Our campaign to save hostels
Over the past two years, proposed funding reforms for supported housing have created great uncertainty and put the future of homeless hostels at risk.
The government's latest proposal would see funding for homeless hostels taken out of the welfare system and made entirely reliant on local grant funding. In our experience this type of funding is less secure and easily eroded given the enormous pressure on local budgets. The government’s proposal puts existing homeless hostels at risk of closure and will make the development of new services difficult. As a result, vulnerable people in need of hostel beds may be unable to access support.
St Mungo's believes that people who need the support of a hostel after a crisis deserve the same protections as those with long term needs, and should have their housing costs met through the welfare system whenever possible. We outline how this could be achieved in our latest briefing to MPs and our response to the government's consultation.
At St Mungo’s we know the huge part that hostels play in recovery from homelessness, and we’ve been campaigning to secure their future since early 2017. Over 12,000 people signed the petition we submitted on World Homeless Day (10 October 2017) calling on ministers to save hostels, and hundreds of campaigners have written to their MPs about the issue. The government listened to some of our concerns and dropped potentially damaging proposals to cap housing benefit for supported housing tenants, but we believe that its latest proposal still fails to provide the long term security the sector needs.
We’ll be updating this page with ways to get involved as the campaign moves forward. To be kept up to date by email, sign up to be a St Mungo’s campaigner.
Why save hostels?
In 2016, St Mungo's supported housing projects - or hostels - gave 4,120 people somewhere safe to stay, over half of whom have slept rough.
For many people who have been homeless, the route to recovery is less than straightforward. Poor physical and mental health can be both a cause and consequence of homelessness, and without the right kind of support, it can be difficult to move on. Supported housing projects give people with complex or multiple physical and mental health needs an environment in which to recover and rebuild their lives.
Not only that, but accommodating single homeless people with support needs in specialist housing saves an estimated £6,703 per person annually by reducing costs to health, social care and criminal justice services.
With the right support at the right time, people can recover and rebuild their lives after being homeless.To find out more, download our report
Rob had been homeless on and off for 20 years when he arrived at St Mungo’s.
He had lost his live-in job when he was 17, and had to stay on the floor of a drug dealer’s flat. Fearing for his safety, he left, sleeping rough around London.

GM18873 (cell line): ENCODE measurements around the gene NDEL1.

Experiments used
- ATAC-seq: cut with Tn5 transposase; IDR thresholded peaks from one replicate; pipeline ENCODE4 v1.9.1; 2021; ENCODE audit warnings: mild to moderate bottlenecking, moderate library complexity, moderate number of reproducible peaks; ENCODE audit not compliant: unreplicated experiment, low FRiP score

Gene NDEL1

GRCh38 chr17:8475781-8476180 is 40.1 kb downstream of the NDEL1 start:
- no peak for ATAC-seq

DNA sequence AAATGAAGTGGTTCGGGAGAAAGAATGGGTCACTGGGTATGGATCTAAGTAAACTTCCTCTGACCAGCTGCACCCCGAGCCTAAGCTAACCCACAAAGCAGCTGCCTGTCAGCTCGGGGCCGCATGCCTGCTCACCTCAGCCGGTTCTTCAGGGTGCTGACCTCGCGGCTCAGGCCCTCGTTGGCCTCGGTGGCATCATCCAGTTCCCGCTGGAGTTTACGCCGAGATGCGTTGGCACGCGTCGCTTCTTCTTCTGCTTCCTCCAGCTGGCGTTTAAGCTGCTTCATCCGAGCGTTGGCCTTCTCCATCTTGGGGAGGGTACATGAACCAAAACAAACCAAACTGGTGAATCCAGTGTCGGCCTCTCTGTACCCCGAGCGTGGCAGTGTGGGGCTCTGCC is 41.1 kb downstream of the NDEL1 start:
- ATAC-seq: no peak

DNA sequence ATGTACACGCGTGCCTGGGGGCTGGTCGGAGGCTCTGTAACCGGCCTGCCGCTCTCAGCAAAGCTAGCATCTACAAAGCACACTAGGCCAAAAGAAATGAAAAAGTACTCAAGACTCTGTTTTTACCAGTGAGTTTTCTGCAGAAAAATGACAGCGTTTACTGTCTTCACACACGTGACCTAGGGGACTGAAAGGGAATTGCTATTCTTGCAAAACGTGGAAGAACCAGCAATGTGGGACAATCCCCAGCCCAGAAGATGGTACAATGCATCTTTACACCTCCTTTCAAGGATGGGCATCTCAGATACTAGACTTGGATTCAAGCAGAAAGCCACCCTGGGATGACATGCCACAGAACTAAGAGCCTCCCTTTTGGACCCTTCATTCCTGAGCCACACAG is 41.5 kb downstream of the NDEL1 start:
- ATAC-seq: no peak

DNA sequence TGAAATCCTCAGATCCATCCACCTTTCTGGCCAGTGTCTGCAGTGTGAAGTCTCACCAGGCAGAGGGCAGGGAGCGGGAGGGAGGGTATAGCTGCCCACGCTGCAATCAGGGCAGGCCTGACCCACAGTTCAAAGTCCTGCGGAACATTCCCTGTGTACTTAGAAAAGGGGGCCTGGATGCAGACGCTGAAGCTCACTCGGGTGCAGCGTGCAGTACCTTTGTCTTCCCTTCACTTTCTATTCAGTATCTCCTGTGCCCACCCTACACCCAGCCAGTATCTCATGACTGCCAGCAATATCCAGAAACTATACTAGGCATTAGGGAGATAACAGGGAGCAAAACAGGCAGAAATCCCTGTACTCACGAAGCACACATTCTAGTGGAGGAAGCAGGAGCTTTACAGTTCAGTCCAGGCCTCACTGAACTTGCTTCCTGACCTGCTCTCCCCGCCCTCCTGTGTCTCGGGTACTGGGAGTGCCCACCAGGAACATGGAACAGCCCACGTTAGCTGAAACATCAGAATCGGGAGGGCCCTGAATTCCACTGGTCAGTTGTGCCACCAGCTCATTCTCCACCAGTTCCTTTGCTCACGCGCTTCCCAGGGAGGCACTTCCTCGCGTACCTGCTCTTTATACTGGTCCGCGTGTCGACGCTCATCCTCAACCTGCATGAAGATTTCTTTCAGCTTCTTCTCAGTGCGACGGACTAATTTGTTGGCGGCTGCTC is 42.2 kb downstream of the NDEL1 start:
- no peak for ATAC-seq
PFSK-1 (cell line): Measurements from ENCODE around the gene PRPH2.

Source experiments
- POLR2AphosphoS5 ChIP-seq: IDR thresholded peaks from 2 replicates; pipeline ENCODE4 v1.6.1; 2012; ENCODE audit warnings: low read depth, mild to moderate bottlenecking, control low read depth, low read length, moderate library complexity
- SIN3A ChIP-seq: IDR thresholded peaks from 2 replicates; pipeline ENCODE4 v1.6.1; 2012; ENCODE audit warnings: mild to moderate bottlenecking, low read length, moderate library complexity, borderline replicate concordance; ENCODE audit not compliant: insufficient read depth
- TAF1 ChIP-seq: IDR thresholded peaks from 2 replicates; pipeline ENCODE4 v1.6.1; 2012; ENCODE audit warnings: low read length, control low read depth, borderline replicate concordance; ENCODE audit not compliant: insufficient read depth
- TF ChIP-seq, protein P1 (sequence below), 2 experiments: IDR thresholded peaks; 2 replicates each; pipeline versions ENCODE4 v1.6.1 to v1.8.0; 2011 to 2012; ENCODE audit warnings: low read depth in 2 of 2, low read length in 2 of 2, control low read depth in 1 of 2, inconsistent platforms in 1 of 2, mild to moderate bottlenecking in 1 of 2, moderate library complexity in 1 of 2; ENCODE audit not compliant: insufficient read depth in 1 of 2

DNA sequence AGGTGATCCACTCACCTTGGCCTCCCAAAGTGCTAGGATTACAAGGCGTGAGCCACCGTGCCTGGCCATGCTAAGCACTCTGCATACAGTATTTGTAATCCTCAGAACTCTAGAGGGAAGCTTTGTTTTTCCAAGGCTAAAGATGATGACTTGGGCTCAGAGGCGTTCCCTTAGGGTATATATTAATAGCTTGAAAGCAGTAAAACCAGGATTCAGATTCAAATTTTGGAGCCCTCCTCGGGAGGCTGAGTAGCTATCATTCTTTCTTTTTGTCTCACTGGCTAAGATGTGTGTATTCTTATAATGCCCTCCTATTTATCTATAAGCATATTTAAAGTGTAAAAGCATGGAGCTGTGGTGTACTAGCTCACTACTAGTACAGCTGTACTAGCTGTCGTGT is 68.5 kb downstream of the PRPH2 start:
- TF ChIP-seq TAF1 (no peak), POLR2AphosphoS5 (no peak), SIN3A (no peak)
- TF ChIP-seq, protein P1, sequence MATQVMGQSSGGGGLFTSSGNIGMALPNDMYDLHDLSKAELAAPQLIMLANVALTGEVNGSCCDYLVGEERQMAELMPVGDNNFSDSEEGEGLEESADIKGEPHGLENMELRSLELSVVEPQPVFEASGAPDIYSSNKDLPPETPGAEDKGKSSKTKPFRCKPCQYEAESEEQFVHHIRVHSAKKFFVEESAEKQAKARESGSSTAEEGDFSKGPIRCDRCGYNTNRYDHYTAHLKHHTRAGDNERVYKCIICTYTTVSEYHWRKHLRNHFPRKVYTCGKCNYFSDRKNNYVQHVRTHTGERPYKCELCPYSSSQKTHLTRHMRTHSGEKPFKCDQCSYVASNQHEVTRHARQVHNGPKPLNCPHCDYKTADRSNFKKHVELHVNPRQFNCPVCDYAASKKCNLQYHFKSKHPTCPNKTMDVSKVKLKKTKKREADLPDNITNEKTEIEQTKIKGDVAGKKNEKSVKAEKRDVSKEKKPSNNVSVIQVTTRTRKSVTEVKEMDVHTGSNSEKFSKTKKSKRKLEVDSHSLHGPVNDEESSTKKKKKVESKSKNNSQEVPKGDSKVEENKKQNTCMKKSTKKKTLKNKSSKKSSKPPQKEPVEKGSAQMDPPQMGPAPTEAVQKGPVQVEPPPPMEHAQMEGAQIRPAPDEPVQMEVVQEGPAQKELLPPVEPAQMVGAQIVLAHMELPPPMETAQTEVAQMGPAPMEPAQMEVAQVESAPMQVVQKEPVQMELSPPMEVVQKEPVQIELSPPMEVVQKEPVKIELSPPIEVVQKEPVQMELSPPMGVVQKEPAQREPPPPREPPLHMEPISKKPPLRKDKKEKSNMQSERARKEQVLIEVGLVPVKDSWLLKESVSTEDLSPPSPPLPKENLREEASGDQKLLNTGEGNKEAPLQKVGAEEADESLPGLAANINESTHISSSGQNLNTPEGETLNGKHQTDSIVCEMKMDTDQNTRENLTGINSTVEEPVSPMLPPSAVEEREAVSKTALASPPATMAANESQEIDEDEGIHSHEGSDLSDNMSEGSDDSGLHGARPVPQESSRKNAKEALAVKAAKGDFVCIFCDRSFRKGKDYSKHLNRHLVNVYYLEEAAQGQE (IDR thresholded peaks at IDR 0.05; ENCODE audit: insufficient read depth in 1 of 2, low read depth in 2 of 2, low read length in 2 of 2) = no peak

This was the start of a long battle with addiction and mental health problems that saw Rob bounce between services that were ill-equipped to help him, often spending periods sleeping rough.
Rob had been in an abstinence programme when he came to St Mungo’s – his tenancy had ended while he was in treatment, so he was at risk of being discharged with nowhere to stay.
He managed to get a little extra funding through his mental health trust, which gave him the time he needed to secure a place at Wood Lane hostel.
“The keywork was incredible – there was a plan put in action within two days of me moving in that was monitored. It was like ‘this is what you want to achieve, these are your goals’, so I kept being refreshed – ‘look, this is what you want to do’.
When I had nothing, everything I wanted I had to put onto paper, and they’d make sure that I would achieve that. I got my debts cleared, I got rehoused, I got my benefits sorted out, all these little things build those pages, and before you know, it turns into the book.”
Rob stayed at Wood Lane for 15 months, volunteering and attending college. Thanks to a discretionary housing payment from his local council, he was able to move on and into his own flat.
He is now a peer research worker with Groundswell, and sits on the London Homeless Health Board which aims to improve homeless people’s access to health services.
“I would say it was more than a foundation, they showed me how to be a person again.”
Mandy has had mental health problems throughout her life, and was diagnosed with borderline personality disorder when she was 27.
In 2012, Mandy lived in a one bedroom flat in Islington, London. After re-connecting with her foster family, she decided to give up her flat and move back home to be with her family.
After six months, her relationship with her foster family broke down and Mandy felt she had to leave. She had nowhere to live, so found herself sofa surfing for a few weeks. She approached her local council and was offered temporary accommodation, but was told she could not bring her dog, Skye. Mandy did not want to give up her Staffie, so ended up on the streets.
Mandy slept rough for two and a half weeks. She attempted suicide while she was living on the streets.
Eventually, a friend informed Mandy of a local church where she could get some food and shower. From there, she was put in touch with St Mungo’s and an outreach team approached her while she was sleeping on a bench and moved her into a St Mungo’s hostel.
“I have had some highs and lows in my life, but right now I am on a high. My confidence has grown and I am very proud of myself.”
Mandy now lives in a St Mungo’s project in Islington which is for people with low-medium support needs.
“I am at a turning point in my life, where my life is more positive. I can honestly say I am doing things I never thought I would do. If it wasn’t for St Mungo’s I would most likely be dead, they saved my life.”